Champ. Jura Vosg. 113. 1872.
Common Name: sulphur tuft
Synonym: Naematoloma fasciculare (Huds.) Karst.
Cap 2-7 cm broad, convex, expanding to nearly plane in age, sometimes with a broad low umbo; margin incurved when young, wavy if clustered, often slightly appendiculate with veil fragments; surface smooth, moist, disc yellow-orange to tawny-orange, shading to a lighter margin, overlapped caps often patchy purple-brown from shed spores; flesh pale yellow, thin; odor not distinctive; taste bitter.
Gills adnate, crowded, narrow, yellow becoming sulphur-green, in age dingy, olive-brown from maturing spores.
Stipe 2-9 cm tall, 0.4-1.5 cm thick, equal or tapering downward, hollow, often twisted, pale yellow with brown fibrils, bruising brown on handling; partial veil evanescent, usually leaving sparse fragments on the cap margin but sometimes forming a superior fibrillose annular zone.
Spores 6.5-8 x 3.5-4.5 µm, elliptical, smooth, with an apical pore; spore print purple-brown.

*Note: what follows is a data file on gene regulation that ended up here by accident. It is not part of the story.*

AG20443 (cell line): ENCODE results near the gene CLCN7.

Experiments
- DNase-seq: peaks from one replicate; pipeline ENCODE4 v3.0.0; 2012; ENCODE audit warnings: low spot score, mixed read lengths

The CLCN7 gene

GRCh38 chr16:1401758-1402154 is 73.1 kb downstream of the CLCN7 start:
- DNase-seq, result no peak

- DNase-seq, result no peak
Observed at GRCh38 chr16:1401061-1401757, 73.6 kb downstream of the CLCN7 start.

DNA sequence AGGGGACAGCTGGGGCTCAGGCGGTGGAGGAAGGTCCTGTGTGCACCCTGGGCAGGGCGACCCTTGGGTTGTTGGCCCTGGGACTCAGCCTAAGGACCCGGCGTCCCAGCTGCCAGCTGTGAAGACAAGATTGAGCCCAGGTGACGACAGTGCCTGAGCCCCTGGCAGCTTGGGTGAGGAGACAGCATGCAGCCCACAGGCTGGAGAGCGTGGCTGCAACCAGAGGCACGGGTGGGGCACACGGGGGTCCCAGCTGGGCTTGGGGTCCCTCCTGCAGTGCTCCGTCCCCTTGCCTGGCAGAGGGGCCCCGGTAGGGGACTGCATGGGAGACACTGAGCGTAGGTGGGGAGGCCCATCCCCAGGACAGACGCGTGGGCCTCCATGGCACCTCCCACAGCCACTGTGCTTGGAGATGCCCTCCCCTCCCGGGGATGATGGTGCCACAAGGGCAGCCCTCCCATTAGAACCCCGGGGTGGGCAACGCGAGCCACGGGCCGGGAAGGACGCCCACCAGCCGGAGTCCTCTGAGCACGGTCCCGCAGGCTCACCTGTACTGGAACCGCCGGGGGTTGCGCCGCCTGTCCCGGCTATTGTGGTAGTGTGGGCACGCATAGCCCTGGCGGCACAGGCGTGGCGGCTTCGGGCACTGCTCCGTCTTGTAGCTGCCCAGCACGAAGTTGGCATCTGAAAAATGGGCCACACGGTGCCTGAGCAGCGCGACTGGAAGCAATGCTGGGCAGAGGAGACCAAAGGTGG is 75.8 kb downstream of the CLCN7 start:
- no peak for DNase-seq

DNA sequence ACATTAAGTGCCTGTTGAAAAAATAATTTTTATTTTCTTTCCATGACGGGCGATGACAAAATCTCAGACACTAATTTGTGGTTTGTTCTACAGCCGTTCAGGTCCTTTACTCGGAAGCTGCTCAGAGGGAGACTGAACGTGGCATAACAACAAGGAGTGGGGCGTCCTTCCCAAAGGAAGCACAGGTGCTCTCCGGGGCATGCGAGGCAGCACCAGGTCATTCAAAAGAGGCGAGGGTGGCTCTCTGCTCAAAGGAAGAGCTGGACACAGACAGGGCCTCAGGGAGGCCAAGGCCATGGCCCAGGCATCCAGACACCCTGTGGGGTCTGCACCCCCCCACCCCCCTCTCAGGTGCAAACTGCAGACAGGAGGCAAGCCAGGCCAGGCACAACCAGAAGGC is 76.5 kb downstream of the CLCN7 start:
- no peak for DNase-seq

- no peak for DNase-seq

Gregarious to clustered on hardwood/conifer logs or stumps, sometimes in grass from buried wood; fruiting from late fall to mid-winter.
Probably poisonous. Opinion is divided on the toxicity of this species, but since it is extremely bitter, the question is purely academic.
Hypholoma fasciculare is often abundant in Bay Area woodlands forming bright yellow clusters on both hardwood and conifer wood. The sulphur-green gills, slightly appendiculate cap margin in young specimens, and bitter taste are important field characters. A close cousin, Hypholoma capnoides, is not as common in our area. It lacks the sulphur-green gills and bitter taste.
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